Delays Persist for U.S. High-Speed Rail

August 6, 2014

On a 30-mile stretch of railroad between Westerly and Cranston, R.I., Amtrak’s 150-mile-per-hour Acela hits its top speed — for five or 10 minutes. On the crowded New York to Washington corridor, the Acela averages only 80 m.p.h., and plans to bring it up to Japanese bullet-train speeds will take $150 billion and 26 years, if it ever happens…

High-speed rail was supposed to have been President Obama’s signature transportation project. When he first presented his vision for it nearly four years ago, he described a future of sleek bullet trains hurtling passengers between far-flung American cities at more than 200 m.p.h.… But as Mr. Obama’s second term nears an end, some experts say the president’s words were a fantasy.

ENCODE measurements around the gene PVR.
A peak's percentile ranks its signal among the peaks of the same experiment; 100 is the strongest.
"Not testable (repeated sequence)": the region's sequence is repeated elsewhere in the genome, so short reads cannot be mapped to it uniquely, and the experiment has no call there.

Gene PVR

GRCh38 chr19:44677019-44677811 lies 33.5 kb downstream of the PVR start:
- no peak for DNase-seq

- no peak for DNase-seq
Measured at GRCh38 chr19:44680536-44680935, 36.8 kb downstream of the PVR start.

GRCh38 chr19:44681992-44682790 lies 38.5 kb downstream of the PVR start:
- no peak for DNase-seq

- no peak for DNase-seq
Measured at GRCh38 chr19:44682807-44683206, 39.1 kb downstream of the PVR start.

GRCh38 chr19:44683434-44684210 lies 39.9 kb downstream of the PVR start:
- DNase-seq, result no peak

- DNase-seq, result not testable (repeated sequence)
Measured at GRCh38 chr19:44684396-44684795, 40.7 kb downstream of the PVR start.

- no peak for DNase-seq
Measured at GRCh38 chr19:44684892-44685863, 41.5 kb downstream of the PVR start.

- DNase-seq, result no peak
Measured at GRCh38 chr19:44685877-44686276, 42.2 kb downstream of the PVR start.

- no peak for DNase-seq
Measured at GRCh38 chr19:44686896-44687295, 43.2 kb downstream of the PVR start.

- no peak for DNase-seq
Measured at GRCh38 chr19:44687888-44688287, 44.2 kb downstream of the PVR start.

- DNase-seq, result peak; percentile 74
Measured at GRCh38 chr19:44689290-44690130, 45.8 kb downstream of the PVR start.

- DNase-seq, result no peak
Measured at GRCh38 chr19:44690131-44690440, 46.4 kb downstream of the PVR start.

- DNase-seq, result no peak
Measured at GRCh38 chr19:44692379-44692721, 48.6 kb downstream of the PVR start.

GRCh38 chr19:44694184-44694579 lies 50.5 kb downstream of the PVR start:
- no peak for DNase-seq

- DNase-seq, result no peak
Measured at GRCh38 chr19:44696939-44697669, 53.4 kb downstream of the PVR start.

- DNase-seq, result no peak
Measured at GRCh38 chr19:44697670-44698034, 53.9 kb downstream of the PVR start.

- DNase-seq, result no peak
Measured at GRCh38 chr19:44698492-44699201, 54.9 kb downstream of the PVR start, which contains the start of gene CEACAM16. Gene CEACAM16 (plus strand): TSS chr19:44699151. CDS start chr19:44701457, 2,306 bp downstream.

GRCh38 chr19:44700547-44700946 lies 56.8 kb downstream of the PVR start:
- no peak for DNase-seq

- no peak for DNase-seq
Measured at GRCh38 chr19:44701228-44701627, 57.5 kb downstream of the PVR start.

Ray LaHood, Mr. Obama’s first transportation secretary… said California seemed the most likely candidate for success with high-speed rail, even though plans for a 520-mile train route between Los Angeles and San Francisco have been mired in controversy…

In Florida, a private company, All Aboard Florida, is planning a rail line in the wake of Gov. Rick Scott’s cancellation of a state high-speed rail project in 2011. Trains are to reach speeds of about 125 m.p.h., although they will travel much slower on a proposed route between Miami and West Palm Beach, with a stop in Fort Lauderdale. A final leg to Orlando will begin in 2017, the company said.

The project will be privately financed, but builders have applied for a $1.5 billion loan from the Federal Railroad Administration…

…Andy Kunz, executive director of the U.S. High-Speed Rail Association, thinks the United States will eventually have a high-speed rail system that connects the country…

Read the rest of the story in the New York Times, 6 August 2014

 

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